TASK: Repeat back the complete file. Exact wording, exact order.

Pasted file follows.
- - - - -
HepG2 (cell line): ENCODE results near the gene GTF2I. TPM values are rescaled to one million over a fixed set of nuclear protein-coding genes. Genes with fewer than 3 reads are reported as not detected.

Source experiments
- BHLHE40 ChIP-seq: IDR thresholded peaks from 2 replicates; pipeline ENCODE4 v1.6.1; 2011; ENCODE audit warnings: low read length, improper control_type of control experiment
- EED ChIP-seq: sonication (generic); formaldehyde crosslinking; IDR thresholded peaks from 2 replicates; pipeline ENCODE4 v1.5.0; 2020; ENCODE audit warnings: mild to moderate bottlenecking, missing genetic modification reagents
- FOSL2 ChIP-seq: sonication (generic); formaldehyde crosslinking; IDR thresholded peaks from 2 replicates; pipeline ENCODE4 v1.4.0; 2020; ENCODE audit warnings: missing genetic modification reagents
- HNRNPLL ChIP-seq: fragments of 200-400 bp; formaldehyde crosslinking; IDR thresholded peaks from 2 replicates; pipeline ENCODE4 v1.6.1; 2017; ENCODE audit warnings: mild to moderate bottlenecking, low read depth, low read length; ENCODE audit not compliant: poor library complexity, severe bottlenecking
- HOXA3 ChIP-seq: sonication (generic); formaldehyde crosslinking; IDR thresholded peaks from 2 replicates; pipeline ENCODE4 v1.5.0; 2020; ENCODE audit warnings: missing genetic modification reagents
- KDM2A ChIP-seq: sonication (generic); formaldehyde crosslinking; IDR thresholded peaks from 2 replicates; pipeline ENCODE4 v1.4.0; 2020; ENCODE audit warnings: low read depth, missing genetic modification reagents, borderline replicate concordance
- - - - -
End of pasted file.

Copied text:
HepG2 (cell line): ENCODE results near the gene GTF2I. TPM values are rescaled to one million over a fixed set of nuclear protein-coding genes. Genes with fewer than 3 reads are reported as not detected.

Source experiments
- BHLHE40 ChIP-seq: IDR thresholded peaks from 2 replicates; pipeline ENCODE4 v1.6.1; 2011; ENCODE audit warnings: low read length, improper control_type of control experiment
- EED ChIP-seq: sonication (generic); formaldehyde crosslinking; IDR thresholded peaks from 2 replicates; pipeline ENCODE4 v1.5.0; 2020; ENCODE audit warnings: mild to moderate bottlenecking, missing genetic modification reagents
- FOSL2 ChIP-seq: sonication (generic); formaldehyde crosslinking; IDR thresholded peaks from 2 replicates; pipeline ENCODE4 v1.4.0; 2020; ENCODE audit warnings: missing genetic modification reagents
- HNRNPLL ChIP-seq: fragments of 200-400 bp; formaldehyde crosslinking; IDR thresholded peaks from 2 replicates; pipeline ENCODE4 v1.6.1; 2017; ENCODE audit warnings: mild to moderate bottlenecking, low read depth, low read length; ENCODE audit not compliant: poor library complexity, severe bottlenecking
- HOXA3 ChIP-seq: sonication (generic); formaldehyde crosslinking; IDR thresholded peaks from 2 replicates; pipeline ENCODE4 v1.5.0; 2020; ENCODE audit warnings: missing genetic modification reagents
- KDM2A ChIP-seq: sonication (generic); formaldehyde crosslinking; IDR thresholded peaks from 2 replicates; pipeline ENCODE4 v1.4.0; 2020; ENCODE audit warnings: low read depth, missing genetic modification reagents, borderline replicate concordance